- Ego Surf. Put your first name and last name in quotes in a search engine such as Yahoo!, Google or Dogpile and see if there are any results regarding you. You just might be surprised at what you find. Also put in the names of your spouse, loved ones and/or children. Remember to put their names in quotes to refine the search results. Better yet, use TracerLock or a similar service to do it for you on a regular basis.
- Never give your password to anyone. Your ISP will never, ever ask you for your password while you are online or via email. In fact, they shouldn’t ever contact you to ask you for your password, period. They can get it from their own records, if they really need it for any reason. If you call them for support, there are a few rather rare instances in which the support person might ask you for your password – but you called them, right? So you know it’s really a support person from your ISP that you’re talking to. There’s no legitimate reason for anyone to ever contact you to ask for your password.
- Don’t provide your credit card number or other identifying information as proof of age to access or subscribe to a web site run by any person or company with whom you are not personally familiar or that doesn’t have an extremely good, widespread reputation. Check consumer advocacy resources before giving out your credit card number to anyone, just to be sure that your trust is justified.
- Personally monitor children’s internet use, even if you have trained them in what information they can and cannot give out. There is no software in the world that can replace the active involvement of a concerned parent.
- Instruct children to never, ever give out personal information – their real name, address, or phone number online without your permission. Consider posing as a stranger to befriend them just to see what you can learn.
- Be very cautious about putting any pictures of yourself or your children online anywhere, or allowing anyone else (relatives, schools, dance academies, sports associations) to publish any photos. Some stalkers become obsessed because of an image. A random email address or screen name is simply much less attractive to most obsessive personalities than a photograph.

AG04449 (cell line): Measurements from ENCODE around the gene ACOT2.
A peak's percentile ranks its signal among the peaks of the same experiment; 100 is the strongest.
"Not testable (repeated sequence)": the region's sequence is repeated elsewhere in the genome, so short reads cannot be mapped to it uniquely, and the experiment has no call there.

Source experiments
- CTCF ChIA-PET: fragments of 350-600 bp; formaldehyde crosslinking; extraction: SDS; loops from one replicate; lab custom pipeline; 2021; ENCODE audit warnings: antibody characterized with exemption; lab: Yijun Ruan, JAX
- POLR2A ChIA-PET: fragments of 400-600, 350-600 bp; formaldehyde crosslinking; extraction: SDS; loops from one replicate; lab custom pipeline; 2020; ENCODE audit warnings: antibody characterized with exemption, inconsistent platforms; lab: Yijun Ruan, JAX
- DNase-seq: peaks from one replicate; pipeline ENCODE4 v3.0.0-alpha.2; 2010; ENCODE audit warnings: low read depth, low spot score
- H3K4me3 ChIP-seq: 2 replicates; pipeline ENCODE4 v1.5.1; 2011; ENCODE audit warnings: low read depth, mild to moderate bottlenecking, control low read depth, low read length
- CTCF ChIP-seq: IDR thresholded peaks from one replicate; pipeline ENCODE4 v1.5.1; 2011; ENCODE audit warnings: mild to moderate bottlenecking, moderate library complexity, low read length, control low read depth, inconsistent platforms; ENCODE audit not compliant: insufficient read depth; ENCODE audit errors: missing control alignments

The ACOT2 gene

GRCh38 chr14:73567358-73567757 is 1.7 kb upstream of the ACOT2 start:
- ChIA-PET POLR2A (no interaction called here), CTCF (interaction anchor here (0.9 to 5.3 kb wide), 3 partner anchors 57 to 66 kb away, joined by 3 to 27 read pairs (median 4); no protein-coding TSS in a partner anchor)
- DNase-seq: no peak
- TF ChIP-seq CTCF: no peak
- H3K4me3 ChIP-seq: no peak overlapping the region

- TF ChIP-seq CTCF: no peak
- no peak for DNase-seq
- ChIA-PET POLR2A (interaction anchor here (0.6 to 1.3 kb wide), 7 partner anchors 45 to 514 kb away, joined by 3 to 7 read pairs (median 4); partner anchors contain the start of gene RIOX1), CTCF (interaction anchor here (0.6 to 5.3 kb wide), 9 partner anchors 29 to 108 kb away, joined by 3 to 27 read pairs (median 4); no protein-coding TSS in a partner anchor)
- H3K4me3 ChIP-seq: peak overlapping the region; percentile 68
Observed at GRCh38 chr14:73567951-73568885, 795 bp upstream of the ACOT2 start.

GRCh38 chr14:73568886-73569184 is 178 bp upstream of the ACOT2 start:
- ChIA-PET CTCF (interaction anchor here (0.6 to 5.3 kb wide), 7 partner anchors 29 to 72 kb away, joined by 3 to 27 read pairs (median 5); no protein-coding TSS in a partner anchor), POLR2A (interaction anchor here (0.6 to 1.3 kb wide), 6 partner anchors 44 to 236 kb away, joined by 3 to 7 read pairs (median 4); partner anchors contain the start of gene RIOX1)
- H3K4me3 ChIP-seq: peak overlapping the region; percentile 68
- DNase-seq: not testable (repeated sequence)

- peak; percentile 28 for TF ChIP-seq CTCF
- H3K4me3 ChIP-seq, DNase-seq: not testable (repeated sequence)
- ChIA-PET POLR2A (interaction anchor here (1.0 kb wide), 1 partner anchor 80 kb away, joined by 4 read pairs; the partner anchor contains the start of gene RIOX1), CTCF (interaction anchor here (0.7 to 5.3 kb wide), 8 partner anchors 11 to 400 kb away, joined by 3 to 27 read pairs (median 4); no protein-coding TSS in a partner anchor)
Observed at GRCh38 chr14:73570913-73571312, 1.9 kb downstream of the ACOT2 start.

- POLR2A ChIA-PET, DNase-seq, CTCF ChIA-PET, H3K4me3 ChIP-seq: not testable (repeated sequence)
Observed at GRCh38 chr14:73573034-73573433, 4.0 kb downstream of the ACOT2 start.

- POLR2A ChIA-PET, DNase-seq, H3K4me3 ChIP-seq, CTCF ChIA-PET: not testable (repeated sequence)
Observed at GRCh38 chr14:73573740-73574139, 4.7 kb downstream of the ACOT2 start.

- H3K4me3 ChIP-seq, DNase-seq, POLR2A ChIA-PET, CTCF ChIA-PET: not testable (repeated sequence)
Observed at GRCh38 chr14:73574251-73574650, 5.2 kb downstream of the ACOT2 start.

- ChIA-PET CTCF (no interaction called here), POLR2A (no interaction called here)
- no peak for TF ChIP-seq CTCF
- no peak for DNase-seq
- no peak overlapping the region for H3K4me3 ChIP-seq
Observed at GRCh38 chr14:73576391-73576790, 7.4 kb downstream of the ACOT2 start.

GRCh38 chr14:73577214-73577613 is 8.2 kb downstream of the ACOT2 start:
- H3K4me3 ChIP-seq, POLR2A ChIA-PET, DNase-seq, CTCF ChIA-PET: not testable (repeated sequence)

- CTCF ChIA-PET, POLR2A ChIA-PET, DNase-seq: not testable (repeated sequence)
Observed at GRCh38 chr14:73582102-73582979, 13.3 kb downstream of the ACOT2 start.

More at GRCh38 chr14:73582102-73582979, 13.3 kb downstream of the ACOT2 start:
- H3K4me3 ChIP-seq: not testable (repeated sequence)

Soccer and salvation July 30, 2006Posted by grhomeboy in Lifestyle, Sports.
This article Soccer and salvation is about Nowaf Jaman and how, when violence came to Kuwait, Nowaf Jaman played through it. Nowaf is a soccer player, but not only.
Far from the green pleasantness of here, kids kick soccer balls between blown-up cars and chunks of buildings. The war in Iraq churns on, an abstraction for most of us; a life for those in its midst. Sometimes, all that makes the children there happy is the feel of a ball on a foot.
He grew up in Kuwait. He was 7 in 1990, when the Iraqis crossed the border and started shooting.
Six weeks after the initial attacks, Nowaf and his mother, Sharon, were evacuated. They moved to Sharon’s sister’s home in Minnesota. Nowaf’s father, Abdullah, stayed to fight the Iraqis and was taken prisoner for several weeks and whipped. The scars on his shoulders are permanent.
He’s 23 now. He’s the most popular player on the Kings, a showman on the pitch whose dazzling footwork and broad smile have left an impression on the 1,400 or so fans who come to each of the team’s home games.
Elite soccer players will tell you the game is not just a pastime. It defines them, consumes them, makes them happy.
Nowaf Jaman writes this on a piece of paper:
Kora’t Al- Gadum Hiya Al-Hayat.
Soccer is life.
“The joy of it. It’s like a necessity for me,” Jaman says. He’s fluent in Arabic and English. “I guess you could say it’s therapy. Once you get on the pitch, everything else goes away. It’s just you, the pitch and the ball.”
We are seen globally as a country wrapped up in itself. “America is all about America” is how Nowaf puts it.
We are far less curious about the world than the world is about us. I’ve seen this at each of the four Summer Olympics abroad that I’ve attended. Greeks speak English. Spaniards ask about Michael Jordan. A Korean shopkeeper asked me if it were true that all the women in California were blonde.
We expect the attention. Our xenophobia is obvious when it comes to soccer. It’s not our game. We’re not especially good at it. Therefore, we don’t much care.
Antares, red supergiant > view the ‘anti-war’ star July 30, 2006Posted by grhomeboy in Science.
If you’d like to see what Mars sometimes looks like in our sky, there’s a twin of the red planet in the constellation Scorpius – the star Antares (an-TAIR-eez). Antares gets its name from the Greeks, who noticed a resemblance between the star and the planet Mars. Mars, the god of war, was called “Ares” by the Greeks. The reddish star became “anti-Ares,” the “rival of Mars.”
Interested to learn more? Then read this > Antares, red supergiant
Gallery: The men who dare to bare: celebrities in Speedos! Check this funny photo gallery at > http://www.dailymail.co.uk/pages/galleries/galleries.html?in_page_id=711&in_gallery_type_id=3
Rod Stewart, David Beckham, Harrison Ford, Tom Jones, Arnold Schwarzenegger, they are all there! Don’t miss this chance for great laughs!